Friday, April 24, 2015

Punch Cancer In The Mouth!

It is that time of year again.  I am doing the Relay for Life tonight and can use any support that the Denmonites can offer.  Whether or not it is merely sharing the link below, or if it is donating some of your hard earned money for a great cause, I thank you.
We all know of a loved one that has succumbed to cancer, and this is our way to punch cancer right in the mouth, where it hurts.  We hit the track tonight at 6pm EST and every dollar counts.

What is Relay?
In May 1985, Dr. Gordy Klatt walked and ran for 24 hours around a track in Tacoma, Washington, ultimately raising $27,000 to help the American Cancer Society fight the nation’s biggest health concern cancer. A year later, 340 supporters joined the overnight event. Since those first steps, the Relay For Life movement has grown into a worldwide phenomenon, raising nearly $5 billion to fight cancer.
What We Do:
  • Organized, overnight community fundraising walk
  • Teams of people camp out around a track
  • Members of each team take turns walking around the track
  • Food, games and activities provide entertainment and build camaraderie
  • Family-friendly environment for the entire community

How Can I Donate?
Simple!  Just cut and paste the link below or click here.
Once again, thank you for everything!
TTFN Denmonites!

Wednesday, April 1, 2015

Joseph Grant: Face of War

My buddy Joseph Grant recently had a piece, Face of War, published in Writing Raw. In thirteen pages, Grant is able to take the reader through the mind's-eye of a soldier wounded in battle. Many pieces of literature have revolved around this familiar subject matter, but Joseph Grant takes the idea and brings a very unexpected twist.

Suffice it to say, the short story will have you searching your own face in the mirror. You'll wonder how people are able to overcome the mental trauma of losing themselves when the most crucial elements with which they associate their identity, are taken away.

Face of War
By Joseph Grant

It's been said, that in war, you never hear the shot that kills you. But you never hear the one that almost kills you, either. Nor do you hear the roadside bomb called an IED for Improvised Explosive Device when it goes off nearly dead center beneath your supply truck. But if you are somehow fortunate to wake up in a hospital afterwards, you will hear the ringing in your ears for weeks. The screaming of the dying soldiers around you never quite goes away.
"You're one of the lucky ones." is what they tell as you lay in the hospital bed but you don't consider yourself lucky at all. You feel like hell as your body fights to stay alive, fluids oozing through gauze everywhere. The bed is a mess and they have rounds where they pick you up as you scream in pain so that they can change the bed, change the tubes and the dressings, put you back together again before the morphine kicks in again. No, you don't consider yourself lucky. You're pieces of your former self. The lucky ones have all died, for they no longer have to live with the memory of war.

-TTFN Denmonites


Wednesday, March 11, 2015

Harlan Halifax Complete...

...and off to the editor!

As I announced on my Facebook page, I have recently finished my third novel The Hundred Heartbreaks of Harlan Halifax. I have occasionally dropped snippets of the novel on my page as well, but thought it might be a good idea to share the "book jacket" synopsis with all of you while it rolls onward to the editor.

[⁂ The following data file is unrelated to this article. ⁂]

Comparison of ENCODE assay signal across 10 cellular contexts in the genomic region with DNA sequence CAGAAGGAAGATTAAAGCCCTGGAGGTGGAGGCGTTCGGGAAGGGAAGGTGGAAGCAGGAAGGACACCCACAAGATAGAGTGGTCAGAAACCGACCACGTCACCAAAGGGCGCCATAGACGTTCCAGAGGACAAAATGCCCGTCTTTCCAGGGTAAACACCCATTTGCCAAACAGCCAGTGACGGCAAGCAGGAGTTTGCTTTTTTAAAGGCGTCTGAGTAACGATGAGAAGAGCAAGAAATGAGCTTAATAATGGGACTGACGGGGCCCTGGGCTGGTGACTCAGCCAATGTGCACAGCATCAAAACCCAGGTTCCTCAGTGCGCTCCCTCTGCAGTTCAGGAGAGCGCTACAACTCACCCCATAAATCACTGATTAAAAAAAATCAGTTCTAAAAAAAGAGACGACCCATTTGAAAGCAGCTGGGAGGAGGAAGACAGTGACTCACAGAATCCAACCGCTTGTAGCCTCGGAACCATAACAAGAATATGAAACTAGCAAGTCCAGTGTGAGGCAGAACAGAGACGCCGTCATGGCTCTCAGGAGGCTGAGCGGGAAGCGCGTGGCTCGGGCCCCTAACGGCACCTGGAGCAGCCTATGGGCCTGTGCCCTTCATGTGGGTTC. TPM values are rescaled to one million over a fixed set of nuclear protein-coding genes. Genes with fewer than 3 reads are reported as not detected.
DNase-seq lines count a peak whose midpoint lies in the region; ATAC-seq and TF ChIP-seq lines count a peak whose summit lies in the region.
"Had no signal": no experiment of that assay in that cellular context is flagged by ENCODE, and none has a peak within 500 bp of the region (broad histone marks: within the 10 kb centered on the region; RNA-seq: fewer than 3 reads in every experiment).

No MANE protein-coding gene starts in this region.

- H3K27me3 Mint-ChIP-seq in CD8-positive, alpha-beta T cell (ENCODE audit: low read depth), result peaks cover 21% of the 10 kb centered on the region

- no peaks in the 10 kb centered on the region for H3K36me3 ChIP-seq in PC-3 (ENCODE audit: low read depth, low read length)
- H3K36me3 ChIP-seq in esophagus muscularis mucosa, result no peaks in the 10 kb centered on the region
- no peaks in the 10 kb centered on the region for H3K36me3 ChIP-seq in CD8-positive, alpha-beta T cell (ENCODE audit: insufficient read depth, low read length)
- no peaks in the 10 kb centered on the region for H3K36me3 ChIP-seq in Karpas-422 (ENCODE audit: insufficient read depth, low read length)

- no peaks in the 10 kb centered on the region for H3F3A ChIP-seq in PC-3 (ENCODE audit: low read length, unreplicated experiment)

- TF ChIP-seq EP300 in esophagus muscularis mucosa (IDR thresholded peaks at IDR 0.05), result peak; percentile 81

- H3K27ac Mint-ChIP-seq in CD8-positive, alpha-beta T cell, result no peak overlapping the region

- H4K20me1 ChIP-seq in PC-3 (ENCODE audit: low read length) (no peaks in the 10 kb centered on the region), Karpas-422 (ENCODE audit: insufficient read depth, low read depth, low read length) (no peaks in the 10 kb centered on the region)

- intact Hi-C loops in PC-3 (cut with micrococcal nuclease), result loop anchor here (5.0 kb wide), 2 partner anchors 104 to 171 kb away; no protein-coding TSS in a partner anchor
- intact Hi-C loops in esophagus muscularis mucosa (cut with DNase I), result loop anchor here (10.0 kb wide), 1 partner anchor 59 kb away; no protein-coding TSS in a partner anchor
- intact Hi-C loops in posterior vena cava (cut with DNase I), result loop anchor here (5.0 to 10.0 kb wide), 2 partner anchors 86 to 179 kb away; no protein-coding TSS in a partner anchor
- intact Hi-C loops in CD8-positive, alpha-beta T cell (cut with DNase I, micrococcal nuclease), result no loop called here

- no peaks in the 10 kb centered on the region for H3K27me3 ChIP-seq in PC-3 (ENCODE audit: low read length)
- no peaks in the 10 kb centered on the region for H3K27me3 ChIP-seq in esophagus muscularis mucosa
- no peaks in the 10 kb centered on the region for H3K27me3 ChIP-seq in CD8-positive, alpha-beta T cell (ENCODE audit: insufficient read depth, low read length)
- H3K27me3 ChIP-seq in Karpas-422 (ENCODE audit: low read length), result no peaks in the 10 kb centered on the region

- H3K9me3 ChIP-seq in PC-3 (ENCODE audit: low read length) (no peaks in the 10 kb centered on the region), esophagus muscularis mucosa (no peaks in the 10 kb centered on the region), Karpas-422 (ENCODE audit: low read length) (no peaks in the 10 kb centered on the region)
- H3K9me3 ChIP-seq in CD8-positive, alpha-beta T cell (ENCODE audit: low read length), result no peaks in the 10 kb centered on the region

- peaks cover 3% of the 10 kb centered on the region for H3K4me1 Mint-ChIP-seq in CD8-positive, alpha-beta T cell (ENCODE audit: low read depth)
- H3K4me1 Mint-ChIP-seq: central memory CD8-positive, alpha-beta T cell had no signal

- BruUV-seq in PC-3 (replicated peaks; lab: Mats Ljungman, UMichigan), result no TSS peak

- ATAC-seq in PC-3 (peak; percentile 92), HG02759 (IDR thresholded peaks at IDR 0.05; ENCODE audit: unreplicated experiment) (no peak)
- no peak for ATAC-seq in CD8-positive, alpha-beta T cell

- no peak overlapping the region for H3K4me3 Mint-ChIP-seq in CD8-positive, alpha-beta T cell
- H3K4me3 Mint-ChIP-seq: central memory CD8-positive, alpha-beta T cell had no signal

I know many of you are awaiting the third book in my mafia trilogy, An Upstate New York Mafia Tale, and please know that Ashes to Ashes is well on the way to being completed. I needed a break from the storyline of AUNYMT to try my hand at a different theme and at a different style. I have many stories kicking around in this rust-bucket head of mine, and I know that with the adventure of The Hundred Heartbreaks of Harlan Halifax behind me, I will approach the ending to the trilogy with the vigor that you all deserve.

The Back of the Book:

The Hundred Heartbreaks of Harlan Halifax is a story set in the cornfields of Indiana. In Trinity, Indiana, a small community that is practically owned by the ancient and reclusive Harlan Halifax, young Addison Yates lives in the shadow of the Halifax mansion.

With his mother recently deceased, and a father who is on the ropes financially, Addison's world consists of his friends and an aging farmhand who now resides at the Yates' home. After an unfortunate lapse in judgment, Addison's path crosses with that of Harlan Halifax. He learns how the other half lives as well as the secrets behind Harlan's desire to remain a shut-in.

Through Harlan, Addison meets a girl from Afghanistan who is a refugee of the war torn country. Captivated by a pair of brown eyes under a hijab, Addison is thrust on an inward journey that causes the small events in Trinity to take on a much larger significance.

In this coming of age tale, the desperation of poverty meets the legacy of wealth. Youth clashes with age. Knowledge battles ignorance. Friendships attempt to withstand abuse, prejudice, and loss.

In a world ripping at the seams, Addison learns of love's many forms, while also awakening to the hatred that ignorance can breed.

Quote From the Book:

"On a dust covered road with his light-blue Univega Gran Rally laying on its side and dirt clinging under his fingernails he saw her part two stalks of corn like Moses parting the sea. Her dark eyes, chestnut skin, and long amber hair made the rest of the world seem all the more grey and bland. Yet he understood, now, why the sun bothered to shine at all, why birds sang, and flowers bloomed. The eyes, he remembered the eyes from Harlan’s house, from walks to town and back. Only he had never seen them before without the headscarf that made her so foreign to the rest of Trinity and made her an oddity prone to ridicule in the sleepy and eternally preserved town."

TTFN Denmonites!